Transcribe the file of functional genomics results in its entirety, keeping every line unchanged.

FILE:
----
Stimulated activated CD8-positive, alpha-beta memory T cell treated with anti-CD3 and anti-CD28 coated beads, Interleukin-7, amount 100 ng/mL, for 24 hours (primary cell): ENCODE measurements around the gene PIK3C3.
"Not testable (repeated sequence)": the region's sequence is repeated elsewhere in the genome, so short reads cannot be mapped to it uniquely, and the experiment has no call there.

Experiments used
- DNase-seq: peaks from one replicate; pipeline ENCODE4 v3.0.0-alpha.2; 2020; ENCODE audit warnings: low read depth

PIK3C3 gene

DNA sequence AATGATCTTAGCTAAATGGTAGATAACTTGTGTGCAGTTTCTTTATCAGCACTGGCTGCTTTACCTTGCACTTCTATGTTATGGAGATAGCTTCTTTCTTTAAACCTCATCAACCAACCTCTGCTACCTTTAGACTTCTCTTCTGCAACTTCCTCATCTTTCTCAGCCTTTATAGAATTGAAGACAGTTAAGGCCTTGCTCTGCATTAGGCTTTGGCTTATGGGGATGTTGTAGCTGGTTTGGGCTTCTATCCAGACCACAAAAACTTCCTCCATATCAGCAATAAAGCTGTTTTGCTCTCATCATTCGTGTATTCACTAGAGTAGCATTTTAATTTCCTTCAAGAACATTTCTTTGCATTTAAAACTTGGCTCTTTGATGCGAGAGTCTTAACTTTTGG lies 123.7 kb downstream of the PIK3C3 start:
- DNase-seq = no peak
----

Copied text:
Stimulated activated CD8-positive, alpha-beta memory T cell treated with anti-CD3 and anti-CD28 coated beads, Interleukin-7, amount 100 ng/mL, for 24 hours (primary cell): ENCODE measurements around the gene PIK3C3.
"Not testable (repeated sequence)": the region's sequence is repeated elsewhere in the genome, so short reads cannot be mapped to it uniquely, and the experiment has no call there.

Experiments used
- DNase-seq: peaks from one replicate; pipeline ENCODE4 v3.0.0-alpha.2; 2020; ENCODE audit warnings: low read depth

PIK3C3 gene

DNA sequence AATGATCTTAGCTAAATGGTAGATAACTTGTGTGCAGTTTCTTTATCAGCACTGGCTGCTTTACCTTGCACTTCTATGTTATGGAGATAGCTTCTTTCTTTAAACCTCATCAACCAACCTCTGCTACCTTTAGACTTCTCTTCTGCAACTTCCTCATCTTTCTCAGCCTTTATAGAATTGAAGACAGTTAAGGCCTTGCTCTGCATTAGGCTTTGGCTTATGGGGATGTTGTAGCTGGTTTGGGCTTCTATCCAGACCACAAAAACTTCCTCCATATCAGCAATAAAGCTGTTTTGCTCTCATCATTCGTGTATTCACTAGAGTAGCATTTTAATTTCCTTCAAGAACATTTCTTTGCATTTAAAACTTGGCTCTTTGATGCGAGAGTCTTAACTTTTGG lies 123.7 kb downstream of the PIK3C3 start:
- DNase-seq = no peak